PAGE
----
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Report KM 180 Series Mics in the Project Studio May 2001 by Grant Krauss of
Report KM 180 Series Mics in the Project Studio May 2001 by Grant Krauss of
Report KM 180 Series Mics in the Project Studio May 2001 by Grant Krauss of
Report KM 180 Series Mics in the Project Studio May 2001 by Grant Krauss of

KM 180 Series Mics in the Project Studio

May 2001 by Grant Krauss of Line 6

Well, I actually haven't yet decided if I like the omni KM 183s or the cardioid KM 184s better on my piano. The 183s would win for a solo piano sound because of the bottom end. But the 184s probably work better for piano in my mix because the high end sticks out more, at least in the mic positions I'm currently using. I'd still experiment more

and move the 183s around a bit to see what else I can get. They seem

to be easier to position than the 184s to get a good sound while avoiding "spotlighting" the piano and the resulting resonant frequencies.

the piano and the resulting resonant frequencies. Like I don't already have enough mic experiments going

Like I don't already have enough mic experiments going on at my

house, I went out and bought an old Gretsch drum kit, talk about an impulse buy, and I don't even really play drums. But there's several

great drummers here at Line 6

sampled drums, so if I got a decent sound miking real drums, I could totally eliminate MIDI and get rid of one computer and my last controller synth keyboard. My goal is to keep the drum miking as minimal as possible, and stay away from direct mics on each drum with individual EQ's, etc., 'cause the simpler it is, the more fun it will be.

The only thing I still do with MIDI is

Actually, the best sound I've gotten so far has been just the pair of KM 183s set up as room mics about 4 feet high and 4-5 feet in front of the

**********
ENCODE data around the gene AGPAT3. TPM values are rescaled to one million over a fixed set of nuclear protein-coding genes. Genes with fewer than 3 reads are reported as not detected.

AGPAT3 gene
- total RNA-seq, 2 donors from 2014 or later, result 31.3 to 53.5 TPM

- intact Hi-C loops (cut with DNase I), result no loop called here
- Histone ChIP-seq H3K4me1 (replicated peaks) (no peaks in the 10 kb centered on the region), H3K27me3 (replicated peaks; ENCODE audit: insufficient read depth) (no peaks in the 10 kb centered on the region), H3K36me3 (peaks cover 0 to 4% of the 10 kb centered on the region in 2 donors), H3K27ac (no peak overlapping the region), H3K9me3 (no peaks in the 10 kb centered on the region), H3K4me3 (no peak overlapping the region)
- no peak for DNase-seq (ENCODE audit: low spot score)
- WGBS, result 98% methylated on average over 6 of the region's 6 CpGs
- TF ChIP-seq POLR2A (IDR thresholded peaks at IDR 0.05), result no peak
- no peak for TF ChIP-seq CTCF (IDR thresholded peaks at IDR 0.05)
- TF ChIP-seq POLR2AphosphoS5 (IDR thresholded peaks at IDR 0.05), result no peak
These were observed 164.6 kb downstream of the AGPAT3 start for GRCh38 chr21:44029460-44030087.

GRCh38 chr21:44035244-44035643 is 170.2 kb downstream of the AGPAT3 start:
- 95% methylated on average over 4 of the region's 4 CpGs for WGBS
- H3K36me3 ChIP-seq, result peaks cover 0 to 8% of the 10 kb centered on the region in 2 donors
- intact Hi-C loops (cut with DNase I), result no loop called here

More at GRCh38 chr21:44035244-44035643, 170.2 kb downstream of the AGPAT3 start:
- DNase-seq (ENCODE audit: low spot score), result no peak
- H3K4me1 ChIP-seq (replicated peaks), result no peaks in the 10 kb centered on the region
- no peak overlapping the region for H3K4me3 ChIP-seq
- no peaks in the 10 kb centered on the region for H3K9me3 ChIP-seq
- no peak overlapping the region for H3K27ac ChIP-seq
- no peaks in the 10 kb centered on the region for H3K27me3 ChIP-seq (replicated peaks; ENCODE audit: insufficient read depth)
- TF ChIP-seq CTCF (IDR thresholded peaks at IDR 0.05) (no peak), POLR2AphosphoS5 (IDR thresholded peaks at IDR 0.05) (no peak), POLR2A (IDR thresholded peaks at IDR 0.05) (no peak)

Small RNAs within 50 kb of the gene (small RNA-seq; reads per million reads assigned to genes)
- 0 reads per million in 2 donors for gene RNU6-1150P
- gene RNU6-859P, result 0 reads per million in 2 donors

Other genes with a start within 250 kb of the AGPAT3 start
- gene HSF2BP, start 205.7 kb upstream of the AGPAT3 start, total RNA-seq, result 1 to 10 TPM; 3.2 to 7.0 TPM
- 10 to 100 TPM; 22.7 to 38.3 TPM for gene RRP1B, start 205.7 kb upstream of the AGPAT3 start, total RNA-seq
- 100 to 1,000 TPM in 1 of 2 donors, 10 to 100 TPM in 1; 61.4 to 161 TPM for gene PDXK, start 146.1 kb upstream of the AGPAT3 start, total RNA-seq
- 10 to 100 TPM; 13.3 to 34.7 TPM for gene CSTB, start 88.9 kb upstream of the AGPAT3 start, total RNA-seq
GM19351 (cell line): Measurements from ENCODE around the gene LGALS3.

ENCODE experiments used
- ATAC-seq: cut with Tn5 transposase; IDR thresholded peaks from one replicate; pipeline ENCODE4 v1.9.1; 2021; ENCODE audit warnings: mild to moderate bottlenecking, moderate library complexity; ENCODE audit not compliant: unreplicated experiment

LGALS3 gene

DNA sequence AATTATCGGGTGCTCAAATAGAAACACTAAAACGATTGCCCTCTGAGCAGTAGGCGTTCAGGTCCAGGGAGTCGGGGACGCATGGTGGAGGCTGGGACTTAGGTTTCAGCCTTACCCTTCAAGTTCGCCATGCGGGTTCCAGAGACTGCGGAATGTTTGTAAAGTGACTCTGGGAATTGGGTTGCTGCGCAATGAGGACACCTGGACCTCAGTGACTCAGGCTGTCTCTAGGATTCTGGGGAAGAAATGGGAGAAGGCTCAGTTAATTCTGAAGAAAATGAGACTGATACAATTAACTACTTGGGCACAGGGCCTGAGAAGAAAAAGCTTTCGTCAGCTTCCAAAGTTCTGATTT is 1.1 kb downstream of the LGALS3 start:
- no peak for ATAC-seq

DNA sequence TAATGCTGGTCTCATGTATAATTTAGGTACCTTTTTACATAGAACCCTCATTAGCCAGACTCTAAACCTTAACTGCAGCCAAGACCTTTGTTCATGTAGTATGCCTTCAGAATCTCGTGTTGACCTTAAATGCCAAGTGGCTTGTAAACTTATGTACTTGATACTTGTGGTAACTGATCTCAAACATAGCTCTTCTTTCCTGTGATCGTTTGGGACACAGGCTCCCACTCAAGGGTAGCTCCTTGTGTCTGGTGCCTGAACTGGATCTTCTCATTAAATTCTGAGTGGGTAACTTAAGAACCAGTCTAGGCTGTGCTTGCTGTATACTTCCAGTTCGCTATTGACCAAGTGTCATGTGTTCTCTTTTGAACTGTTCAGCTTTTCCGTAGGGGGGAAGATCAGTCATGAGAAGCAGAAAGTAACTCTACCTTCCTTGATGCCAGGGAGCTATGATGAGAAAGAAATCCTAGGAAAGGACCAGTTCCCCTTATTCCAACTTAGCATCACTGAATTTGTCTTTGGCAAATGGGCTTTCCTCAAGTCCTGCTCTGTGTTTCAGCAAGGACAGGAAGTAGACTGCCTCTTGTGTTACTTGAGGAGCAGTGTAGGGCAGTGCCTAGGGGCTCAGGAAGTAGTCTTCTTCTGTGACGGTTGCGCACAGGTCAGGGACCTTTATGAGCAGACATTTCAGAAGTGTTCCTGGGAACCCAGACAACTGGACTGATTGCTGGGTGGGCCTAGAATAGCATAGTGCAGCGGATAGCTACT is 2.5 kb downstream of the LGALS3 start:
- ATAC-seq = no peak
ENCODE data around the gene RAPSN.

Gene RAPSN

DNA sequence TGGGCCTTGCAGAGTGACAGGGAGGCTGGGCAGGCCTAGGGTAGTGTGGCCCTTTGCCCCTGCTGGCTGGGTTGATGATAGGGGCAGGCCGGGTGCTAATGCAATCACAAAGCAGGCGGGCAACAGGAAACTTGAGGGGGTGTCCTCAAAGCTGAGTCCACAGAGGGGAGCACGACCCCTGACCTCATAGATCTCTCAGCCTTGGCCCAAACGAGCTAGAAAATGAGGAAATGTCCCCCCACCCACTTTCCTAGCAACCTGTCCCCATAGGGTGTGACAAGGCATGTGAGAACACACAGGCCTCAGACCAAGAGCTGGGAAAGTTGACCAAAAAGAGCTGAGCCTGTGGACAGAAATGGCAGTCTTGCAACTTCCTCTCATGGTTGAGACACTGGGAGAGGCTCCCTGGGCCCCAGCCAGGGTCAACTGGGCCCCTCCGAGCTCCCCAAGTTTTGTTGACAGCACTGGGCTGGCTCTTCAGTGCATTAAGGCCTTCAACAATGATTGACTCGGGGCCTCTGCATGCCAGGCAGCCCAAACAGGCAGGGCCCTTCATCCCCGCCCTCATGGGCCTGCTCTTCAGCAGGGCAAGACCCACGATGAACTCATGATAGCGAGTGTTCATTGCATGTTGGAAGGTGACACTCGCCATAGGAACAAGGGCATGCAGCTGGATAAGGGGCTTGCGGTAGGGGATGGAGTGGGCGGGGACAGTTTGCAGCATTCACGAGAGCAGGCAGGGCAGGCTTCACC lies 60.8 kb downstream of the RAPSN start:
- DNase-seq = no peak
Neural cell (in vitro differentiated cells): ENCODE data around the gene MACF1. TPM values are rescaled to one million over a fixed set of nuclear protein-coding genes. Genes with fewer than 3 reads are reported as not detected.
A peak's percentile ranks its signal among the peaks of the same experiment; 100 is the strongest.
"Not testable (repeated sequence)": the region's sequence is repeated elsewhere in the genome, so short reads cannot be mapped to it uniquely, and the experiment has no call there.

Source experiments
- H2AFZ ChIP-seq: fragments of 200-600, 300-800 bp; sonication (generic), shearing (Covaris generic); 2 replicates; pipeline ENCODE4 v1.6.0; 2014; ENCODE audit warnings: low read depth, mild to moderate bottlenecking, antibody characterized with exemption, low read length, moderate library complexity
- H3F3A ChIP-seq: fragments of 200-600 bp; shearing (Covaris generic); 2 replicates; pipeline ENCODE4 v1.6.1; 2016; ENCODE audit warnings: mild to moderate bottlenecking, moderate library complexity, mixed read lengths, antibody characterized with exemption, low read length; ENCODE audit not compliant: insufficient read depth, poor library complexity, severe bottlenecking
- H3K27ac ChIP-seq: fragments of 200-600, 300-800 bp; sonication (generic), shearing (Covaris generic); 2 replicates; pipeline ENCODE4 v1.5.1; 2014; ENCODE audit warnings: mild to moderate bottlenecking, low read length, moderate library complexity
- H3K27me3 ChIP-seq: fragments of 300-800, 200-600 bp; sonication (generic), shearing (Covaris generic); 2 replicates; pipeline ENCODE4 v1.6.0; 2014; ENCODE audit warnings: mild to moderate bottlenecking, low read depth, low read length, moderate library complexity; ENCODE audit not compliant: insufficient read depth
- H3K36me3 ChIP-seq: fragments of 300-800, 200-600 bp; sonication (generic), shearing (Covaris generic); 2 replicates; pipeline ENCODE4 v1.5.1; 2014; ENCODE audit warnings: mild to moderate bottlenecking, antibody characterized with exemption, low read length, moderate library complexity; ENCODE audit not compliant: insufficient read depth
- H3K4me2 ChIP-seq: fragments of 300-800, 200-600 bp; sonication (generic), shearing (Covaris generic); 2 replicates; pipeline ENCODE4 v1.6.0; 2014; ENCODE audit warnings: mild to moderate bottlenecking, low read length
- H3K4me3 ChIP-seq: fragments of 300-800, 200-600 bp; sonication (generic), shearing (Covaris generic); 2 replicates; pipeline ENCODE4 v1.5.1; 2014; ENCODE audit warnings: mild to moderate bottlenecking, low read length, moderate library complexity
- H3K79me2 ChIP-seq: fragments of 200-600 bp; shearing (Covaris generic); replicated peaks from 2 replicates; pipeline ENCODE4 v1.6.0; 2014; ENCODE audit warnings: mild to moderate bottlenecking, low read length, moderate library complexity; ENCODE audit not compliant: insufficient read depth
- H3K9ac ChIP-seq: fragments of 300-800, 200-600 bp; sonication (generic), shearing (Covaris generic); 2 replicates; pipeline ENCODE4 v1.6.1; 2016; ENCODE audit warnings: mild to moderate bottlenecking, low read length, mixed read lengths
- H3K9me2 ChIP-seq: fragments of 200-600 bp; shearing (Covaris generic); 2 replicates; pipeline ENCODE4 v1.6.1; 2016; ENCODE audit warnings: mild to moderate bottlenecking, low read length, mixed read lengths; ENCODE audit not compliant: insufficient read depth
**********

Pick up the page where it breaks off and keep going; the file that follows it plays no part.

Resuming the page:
kit on either side of the kit. It's far from studio quality, but the kit is

also in a tiny drywall square room, about 10' x 11', absolutely terrible. I

found that I can also get a good sound out of the Royer ribbon mics, but

since they don't have that high end like the Neumann condensers, I have to boost the high frequencies a lot and then the mix gets weird because I'll need to bring the snare up, but then that frequency band makes the cymbals sound horrible. What a challenge. This weekend, I'm gonna try some large diaphragms in different configurations in combo with a 183(s) or ribbon(s) or 57 or whatever. If large diaphragms do something I like, I may be in for an M149, yikes!

Here's some configurations I'm using so far:

5'4" Kawai Baby Grand:

Stereo KM 184s - Great contemporary piano sound; sits well in band

mix without EQ; requires careful mic placement on my piano.

Stereo KM 183s - Great solo piano sound; Big bass without muddiness; Sound's warmer than 184s despite taller high freq bump in spec sheet than 184; May be too much bass for band mix without EQ, haven't check yet. Seems like easier mic placement than 184s, but not totally sure yet, maybe I just lucked out.

U87 on Low Strings, M147 on High strings - Interesting "older" sound.

Midrangy and warm, and somewhat more "mic'ed" sounding, if that

makes any sense. Mic placement more difficult. I have to roll off low

end to keep from getting muddy.

Royer SF-12 stereo ribbon - with no EQ, it sounds just like my piano, which isn't great. My piano has that boxy, midrangy baby grand sound.

EQ's well to make a nice solo piano sound. Seems like less volume than

the condensers despite the same peak readings.


Stereo 183s in front of kit as room mics - This is a way more contemporary drum sound than with the ribbon mics, with lots more high end, no need to boost highs. Cymbals and snare come across as sounding like completey different instruments, and when compared to using ribbons, this setup takes way more sound volume, even with seemingly the same peak meter readings. Works as a "couldn't be any easier" setup to get a decent, quick modern drum sound.

Guitar Amp (Mesa Boogie with 4x12):

Royer 121 - backed up 3-6 feet from the cabinet. It sounds great. The Royer 121 is just really easy to work with with my amp, and I swear, it's not because of all the hype. It really is a great guitar amp mic.

Various configurations of Royer 121 and M147 together at different distances and panned.

Acoustic Guitar

I've been doing my acoustic guitar tracks in mono with either a U87 or

M149. But then I tried a U87 around the bridge or at the12th fret and a

KM 184 at the tuning pegs and the difference was amazing, just like

comparing mono piano recording to stereo. I'm hoping to try out the 183's on acoustic guitar, but haven't gotten to it yet.

Grant Krauss is a development engineer at Line 6 corporation.